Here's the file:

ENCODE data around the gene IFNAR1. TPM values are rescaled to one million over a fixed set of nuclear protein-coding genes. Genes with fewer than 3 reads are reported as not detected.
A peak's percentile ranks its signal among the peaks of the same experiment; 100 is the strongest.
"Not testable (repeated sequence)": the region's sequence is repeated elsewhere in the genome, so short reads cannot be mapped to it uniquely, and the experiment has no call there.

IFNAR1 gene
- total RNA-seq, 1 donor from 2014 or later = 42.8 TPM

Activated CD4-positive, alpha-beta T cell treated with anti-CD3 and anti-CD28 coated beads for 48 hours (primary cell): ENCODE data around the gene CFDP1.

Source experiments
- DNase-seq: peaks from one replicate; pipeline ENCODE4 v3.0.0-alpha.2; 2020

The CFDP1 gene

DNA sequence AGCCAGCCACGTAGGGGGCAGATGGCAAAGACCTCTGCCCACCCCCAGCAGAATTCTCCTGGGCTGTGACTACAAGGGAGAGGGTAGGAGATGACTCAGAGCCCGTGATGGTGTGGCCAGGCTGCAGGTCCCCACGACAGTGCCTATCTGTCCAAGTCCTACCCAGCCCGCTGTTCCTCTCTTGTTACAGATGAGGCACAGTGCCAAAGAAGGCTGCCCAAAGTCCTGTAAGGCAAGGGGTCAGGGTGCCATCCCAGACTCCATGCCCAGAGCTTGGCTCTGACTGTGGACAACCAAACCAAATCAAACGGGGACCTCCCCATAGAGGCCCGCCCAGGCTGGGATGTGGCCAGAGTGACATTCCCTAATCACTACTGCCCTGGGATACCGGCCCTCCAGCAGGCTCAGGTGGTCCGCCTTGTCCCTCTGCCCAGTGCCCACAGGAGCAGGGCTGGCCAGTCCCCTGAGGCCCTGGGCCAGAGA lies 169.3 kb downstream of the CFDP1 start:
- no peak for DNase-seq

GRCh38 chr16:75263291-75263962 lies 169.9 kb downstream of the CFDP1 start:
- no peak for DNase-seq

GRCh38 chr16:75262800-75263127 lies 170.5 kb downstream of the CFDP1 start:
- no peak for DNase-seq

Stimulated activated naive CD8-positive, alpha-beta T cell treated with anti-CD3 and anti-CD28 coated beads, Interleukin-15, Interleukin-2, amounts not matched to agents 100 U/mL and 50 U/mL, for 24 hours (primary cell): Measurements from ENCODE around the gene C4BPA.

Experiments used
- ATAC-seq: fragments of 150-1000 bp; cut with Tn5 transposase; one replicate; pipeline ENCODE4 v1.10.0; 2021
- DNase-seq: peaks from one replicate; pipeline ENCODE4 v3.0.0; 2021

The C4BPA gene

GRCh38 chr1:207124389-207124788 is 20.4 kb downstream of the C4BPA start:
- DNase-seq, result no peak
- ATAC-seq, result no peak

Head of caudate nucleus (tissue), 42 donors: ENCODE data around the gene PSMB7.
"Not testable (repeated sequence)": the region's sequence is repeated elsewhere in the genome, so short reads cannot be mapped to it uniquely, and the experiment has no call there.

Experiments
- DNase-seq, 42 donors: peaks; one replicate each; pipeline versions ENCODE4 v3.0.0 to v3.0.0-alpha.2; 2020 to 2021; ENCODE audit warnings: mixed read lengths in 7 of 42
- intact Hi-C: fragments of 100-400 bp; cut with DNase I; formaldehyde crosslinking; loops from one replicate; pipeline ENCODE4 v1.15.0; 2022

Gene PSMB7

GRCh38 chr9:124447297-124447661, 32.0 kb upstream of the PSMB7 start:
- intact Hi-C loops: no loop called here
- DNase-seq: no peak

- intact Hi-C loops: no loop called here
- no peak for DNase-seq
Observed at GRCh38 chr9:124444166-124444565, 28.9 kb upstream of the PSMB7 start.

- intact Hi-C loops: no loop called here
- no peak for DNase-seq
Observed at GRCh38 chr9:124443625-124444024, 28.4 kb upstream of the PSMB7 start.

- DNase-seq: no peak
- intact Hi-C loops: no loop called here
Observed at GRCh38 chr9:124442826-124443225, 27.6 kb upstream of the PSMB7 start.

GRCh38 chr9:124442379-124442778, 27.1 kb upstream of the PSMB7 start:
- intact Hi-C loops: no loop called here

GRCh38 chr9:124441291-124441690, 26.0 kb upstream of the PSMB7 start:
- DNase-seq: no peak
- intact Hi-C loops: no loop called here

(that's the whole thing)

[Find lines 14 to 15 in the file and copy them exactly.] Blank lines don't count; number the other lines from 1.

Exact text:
GRCh38 chr16:75262800-75263127 lies 170.5 kb downstream of the CFDP1 start:
- no peak for DNase-seq